The reissue of EdC gets right to business with an immaculate, round lavender that’s paired with a sophisticated herbal blend. The biting soapiness that sometimes accompanies lavender is diminished by a fresh, dryer-sheet musk that renders the scent eerily clean. Although there’s an insinuation of a traditional style, the scent lingers somewhere between luxury and functional fragrance.
Within minutes, the herbal facets fade to reveal a hint of a creamy musk akin to that of EdP while the lavender keeps the powder in check. Whereas EdP is like a plush towel pulled straight from the drier, EdC is an herbal lavender sachet placed on crisp, white bed linens. I won’t say that it feels futuristic, but there’s a level of clinical sterility that would befit a magazine image of a particular space rather than smelling like the space itself. For the first half an hour it comes off as fitted, starched, and impeccable.
But whereas the recent EdP reissue formed an elegant and lasting fragrance blanket, the performance here is negligible. Within thirty minutes, EdC is down to the lingering level that you might expect from a strong shower gel or a dusting of talcum powder—a modest coating, if that. While the laundry musks used in EdP seem to bolster and elevate the creamy focus, the notes that they elevate in the EdP vanish too fast leaving the musks to fend for themselves. And, as already noted, these are polycyclic laundry musks that tend to trigger anosmia quite fast. So, when the only other thing on the menu is a much-attenuated form of EdP’s creamier notes, there’s very little scent at all.
I’d imagine that EdC would function more as a functional effect than as a perfume—a way to feel clean and crisp without much effort. There’s a time and place for strong restraint, but it’s hard not to wish that there was a little more “oomph” to this reissue—especially given the “oomph” of the new pricing.
Helmut Lang EdC for Men is an amazing fragrance which combines a multifaceted powdery-laundry, heliotropic and vaguely earthy (in a typical Etro's style) chypre neo classic approach with a brand's (trademark) minimalistic conceptualism (which does not actually hamper the perception of a really kaleidoscopic congeries of detectable olfactory nuances). How can I express my feeling? This fragrance is really clean-laundry, freshly green-floral-soapy, musky and exotic. Since the beginning I feel the musks (a wonderful labdanum for sure), an unmistakable eliotrope connected with chypre powder (powdery woods plus tonka), a white rosey laundry radiancy, a touch of wax, clouds of talky soapiness, animalic amber and a burnt licorice/earthy patchouli like arcane undertone which I connect to the Etro's tradition (which can be captured for instance in scents as Sandalo or Shaal Nur). I detect also on me a warmer (and almost pungent/salty like the smell of skin burnt by sun) typical organic "baby clean skin-like" powdery effect. The fist whiff on skin is one of the best moments since a touch of bergamot, aromatic herbs (fresh lavender and salty-aromatic rosemary in particular) introduce an upcoming heavenly articulated aura of muskiness, earthiness, talkiness and finally soapiness. The floral notes are ghostly, somewhat indiscernible and subtle. The dry down is vaguely animalic chypre and comforting (still discreet and dry). Effectively, despite the complexity of the olfactory spectrum, the final aroma seems like "padded in the blurred diaphane time of childhood" but avantgard, minimalistic and conceptual at same time (white, spacious empty New York's lofts comes on mind, the walls expose huge unframed modern art pictures). I agree with Alfarom (minimalistic but never simplistic). A great great piece of classic and discreet intimate elegance at top.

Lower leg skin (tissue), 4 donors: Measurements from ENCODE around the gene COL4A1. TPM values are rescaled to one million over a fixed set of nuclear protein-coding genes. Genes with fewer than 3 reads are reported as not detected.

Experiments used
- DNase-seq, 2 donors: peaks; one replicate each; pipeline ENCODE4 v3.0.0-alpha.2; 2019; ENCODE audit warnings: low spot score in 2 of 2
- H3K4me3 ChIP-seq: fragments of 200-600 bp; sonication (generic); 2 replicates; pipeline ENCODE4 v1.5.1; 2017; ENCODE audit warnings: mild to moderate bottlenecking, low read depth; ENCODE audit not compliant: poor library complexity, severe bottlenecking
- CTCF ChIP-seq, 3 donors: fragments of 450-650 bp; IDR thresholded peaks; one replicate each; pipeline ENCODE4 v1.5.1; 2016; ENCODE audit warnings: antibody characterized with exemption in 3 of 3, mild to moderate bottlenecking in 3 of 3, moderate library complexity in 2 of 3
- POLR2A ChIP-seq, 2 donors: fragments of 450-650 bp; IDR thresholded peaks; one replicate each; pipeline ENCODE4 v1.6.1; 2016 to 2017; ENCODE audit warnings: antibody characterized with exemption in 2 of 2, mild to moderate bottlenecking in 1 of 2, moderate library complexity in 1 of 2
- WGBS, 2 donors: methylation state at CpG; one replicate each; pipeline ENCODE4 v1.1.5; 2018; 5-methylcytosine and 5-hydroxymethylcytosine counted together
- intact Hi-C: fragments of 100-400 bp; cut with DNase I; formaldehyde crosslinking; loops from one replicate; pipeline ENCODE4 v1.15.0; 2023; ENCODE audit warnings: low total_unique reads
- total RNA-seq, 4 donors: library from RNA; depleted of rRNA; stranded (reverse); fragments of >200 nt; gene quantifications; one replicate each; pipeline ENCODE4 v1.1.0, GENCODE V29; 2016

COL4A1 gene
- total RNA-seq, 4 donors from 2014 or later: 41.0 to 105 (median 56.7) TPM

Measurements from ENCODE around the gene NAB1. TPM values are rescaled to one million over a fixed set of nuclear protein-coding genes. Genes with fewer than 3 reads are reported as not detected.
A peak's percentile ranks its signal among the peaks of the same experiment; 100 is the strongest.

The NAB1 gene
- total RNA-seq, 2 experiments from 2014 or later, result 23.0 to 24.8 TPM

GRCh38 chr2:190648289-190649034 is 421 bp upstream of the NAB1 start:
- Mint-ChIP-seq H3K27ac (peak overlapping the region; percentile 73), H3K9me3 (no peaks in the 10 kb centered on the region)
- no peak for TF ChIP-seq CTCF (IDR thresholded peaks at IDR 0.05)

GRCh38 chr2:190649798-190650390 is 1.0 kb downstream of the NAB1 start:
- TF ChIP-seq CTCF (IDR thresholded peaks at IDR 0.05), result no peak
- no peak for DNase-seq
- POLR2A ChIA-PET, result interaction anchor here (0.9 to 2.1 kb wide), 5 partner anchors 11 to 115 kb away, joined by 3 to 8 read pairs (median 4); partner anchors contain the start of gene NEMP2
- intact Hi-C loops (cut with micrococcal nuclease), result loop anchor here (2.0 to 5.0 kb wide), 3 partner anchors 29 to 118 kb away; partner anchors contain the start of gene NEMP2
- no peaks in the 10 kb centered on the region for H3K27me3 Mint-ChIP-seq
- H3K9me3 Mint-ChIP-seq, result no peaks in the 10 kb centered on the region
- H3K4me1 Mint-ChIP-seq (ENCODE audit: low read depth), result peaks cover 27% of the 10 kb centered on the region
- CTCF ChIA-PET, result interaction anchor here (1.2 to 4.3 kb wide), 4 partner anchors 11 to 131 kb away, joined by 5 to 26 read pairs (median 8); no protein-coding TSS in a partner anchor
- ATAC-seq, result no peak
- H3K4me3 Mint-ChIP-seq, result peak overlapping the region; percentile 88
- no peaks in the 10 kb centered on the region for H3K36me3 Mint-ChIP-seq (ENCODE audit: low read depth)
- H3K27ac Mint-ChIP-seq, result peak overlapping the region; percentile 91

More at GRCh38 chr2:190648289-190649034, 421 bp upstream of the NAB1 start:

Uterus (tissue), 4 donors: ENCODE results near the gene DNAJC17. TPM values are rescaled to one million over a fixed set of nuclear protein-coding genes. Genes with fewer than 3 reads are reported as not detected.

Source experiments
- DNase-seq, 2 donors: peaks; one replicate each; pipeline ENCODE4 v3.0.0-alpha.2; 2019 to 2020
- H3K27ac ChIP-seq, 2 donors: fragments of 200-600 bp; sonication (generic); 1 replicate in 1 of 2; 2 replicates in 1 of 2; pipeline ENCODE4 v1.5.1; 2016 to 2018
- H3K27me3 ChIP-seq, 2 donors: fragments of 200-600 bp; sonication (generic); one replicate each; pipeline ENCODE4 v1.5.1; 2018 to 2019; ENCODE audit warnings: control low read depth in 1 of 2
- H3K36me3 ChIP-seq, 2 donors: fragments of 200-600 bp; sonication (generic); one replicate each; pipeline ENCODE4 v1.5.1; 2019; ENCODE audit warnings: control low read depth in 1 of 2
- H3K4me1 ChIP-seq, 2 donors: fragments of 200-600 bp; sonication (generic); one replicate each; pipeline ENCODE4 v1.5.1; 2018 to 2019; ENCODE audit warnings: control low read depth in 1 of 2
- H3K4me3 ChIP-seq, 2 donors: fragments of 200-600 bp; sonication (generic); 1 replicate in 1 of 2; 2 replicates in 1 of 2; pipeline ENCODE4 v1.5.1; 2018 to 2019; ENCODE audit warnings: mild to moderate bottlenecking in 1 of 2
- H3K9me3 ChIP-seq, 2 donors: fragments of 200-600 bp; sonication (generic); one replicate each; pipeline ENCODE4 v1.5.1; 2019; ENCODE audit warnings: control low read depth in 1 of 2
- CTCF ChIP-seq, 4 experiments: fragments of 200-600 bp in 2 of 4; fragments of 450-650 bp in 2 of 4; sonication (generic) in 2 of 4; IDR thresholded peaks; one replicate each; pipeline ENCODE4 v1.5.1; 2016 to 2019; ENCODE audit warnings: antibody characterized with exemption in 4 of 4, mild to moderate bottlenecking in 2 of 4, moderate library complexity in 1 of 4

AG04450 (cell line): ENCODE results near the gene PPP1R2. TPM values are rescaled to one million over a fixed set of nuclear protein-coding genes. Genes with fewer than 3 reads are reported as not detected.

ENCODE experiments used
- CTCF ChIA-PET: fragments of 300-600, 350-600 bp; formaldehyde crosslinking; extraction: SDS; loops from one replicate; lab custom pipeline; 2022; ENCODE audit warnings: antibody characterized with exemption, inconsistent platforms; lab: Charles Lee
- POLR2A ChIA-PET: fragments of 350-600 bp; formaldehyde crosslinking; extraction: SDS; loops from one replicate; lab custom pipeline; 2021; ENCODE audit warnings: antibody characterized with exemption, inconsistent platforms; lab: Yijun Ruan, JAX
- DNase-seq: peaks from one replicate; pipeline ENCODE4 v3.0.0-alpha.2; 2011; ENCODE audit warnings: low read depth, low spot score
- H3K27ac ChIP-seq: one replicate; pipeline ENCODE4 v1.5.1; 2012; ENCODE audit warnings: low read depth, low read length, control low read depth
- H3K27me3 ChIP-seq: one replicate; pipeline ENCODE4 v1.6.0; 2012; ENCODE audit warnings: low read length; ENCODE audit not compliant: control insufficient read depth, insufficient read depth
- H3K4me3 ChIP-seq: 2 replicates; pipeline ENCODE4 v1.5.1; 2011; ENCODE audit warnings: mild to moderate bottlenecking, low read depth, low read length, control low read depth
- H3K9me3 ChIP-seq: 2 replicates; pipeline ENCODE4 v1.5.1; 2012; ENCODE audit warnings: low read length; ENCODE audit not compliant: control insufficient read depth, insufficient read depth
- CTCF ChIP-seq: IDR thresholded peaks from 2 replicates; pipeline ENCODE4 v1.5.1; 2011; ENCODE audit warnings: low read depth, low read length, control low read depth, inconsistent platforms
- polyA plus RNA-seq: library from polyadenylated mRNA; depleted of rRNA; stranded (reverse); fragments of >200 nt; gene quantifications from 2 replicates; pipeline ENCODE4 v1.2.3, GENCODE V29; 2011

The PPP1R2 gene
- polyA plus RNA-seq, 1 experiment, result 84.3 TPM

P.S: over a couple of hours the powdery eliotrope jumps on the stage mastering as counteracted by a sort of salty organic warmth. Excellent.
06th October, 2014 (last edited: 20th September, 2015)
(Helmut Lang EDC, its discontinued so I bought a small sample from The Perfumed Court)
There is nothing about this scent that offends me. It has a powder/vanilla theme, but nothing else to make it that interesting. Other reviews talk about florals and wood....I did not get any of that. I think this works better for the ladies. I will finish my sample eventually but I would not buy any more.